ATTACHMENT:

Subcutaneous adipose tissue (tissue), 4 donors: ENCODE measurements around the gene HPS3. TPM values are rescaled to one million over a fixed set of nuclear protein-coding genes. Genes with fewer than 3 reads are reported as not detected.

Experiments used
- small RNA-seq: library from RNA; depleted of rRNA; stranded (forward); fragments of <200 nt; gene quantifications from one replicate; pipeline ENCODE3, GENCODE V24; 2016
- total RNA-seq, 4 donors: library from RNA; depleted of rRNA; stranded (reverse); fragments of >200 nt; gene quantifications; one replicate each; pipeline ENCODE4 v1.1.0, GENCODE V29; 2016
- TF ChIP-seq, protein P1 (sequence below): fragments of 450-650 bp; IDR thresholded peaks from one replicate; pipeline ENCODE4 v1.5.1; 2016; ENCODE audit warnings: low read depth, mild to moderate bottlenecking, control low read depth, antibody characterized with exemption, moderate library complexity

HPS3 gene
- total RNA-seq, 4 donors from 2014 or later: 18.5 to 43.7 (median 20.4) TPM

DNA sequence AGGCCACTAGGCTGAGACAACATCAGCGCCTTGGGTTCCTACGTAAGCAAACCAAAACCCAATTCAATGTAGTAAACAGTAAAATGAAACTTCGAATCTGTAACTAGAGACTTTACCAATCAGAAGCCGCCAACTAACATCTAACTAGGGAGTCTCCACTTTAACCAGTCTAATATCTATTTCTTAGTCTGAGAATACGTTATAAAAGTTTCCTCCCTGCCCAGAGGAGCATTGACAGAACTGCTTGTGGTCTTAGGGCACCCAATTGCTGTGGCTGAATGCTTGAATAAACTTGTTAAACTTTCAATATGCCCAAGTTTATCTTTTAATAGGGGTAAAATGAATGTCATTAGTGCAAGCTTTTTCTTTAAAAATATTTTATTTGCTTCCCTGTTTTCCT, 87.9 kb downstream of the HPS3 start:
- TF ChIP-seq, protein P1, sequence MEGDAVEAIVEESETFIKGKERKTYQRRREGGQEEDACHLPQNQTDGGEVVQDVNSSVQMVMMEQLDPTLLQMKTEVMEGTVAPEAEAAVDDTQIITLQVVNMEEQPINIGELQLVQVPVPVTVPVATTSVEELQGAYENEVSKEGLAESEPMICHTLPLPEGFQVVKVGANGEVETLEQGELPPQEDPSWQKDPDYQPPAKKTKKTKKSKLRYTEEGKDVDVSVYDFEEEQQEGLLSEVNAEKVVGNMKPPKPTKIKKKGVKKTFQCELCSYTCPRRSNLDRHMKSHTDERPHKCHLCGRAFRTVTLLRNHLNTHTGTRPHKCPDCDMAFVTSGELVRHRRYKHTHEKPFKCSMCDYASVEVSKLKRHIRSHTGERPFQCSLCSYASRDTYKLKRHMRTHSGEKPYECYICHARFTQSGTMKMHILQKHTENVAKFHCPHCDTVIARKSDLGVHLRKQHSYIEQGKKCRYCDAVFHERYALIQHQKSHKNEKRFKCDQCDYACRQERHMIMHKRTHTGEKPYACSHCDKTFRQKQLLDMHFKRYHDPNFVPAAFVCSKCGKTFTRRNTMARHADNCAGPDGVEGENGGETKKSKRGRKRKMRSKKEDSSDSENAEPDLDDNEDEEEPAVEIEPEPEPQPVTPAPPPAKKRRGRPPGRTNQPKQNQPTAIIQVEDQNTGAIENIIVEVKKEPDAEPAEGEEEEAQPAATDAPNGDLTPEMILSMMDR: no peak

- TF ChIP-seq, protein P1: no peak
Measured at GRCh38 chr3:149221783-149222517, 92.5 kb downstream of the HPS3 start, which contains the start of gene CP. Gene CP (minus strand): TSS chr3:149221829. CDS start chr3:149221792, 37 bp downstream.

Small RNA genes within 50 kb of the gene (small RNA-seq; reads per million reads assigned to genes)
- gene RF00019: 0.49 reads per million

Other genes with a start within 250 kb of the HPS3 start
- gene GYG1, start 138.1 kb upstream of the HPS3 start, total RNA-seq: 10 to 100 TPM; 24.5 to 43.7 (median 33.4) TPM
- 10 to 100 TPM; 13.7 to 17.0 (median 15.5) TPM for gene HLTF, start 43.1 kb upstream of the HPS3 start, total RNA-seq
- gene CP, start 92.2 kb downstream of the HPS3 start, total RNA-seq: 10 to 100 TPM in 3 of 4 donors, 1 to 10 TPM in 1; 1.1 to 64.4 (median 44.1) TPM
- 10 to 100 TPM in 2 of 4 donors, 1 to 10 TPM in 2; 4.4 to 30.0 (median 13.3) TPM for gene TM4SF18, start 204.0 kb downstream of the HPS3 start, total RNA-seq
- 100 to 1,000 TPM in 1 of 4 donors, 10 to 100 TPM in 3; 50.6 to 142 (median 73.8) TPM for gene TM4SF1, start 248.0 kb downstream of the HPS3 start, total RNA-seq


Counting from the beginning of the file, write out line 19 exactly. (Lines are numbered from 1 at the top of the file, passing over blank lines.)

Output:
- 100 to 1,000 TPM in 1 of 4 donors, 10 to 100 TPM in 3; 50.6 to 142 (median 73.8) TPM for gene TM4SF1, start 248.0 kb downstream of the HPS3 start, total RNA-seq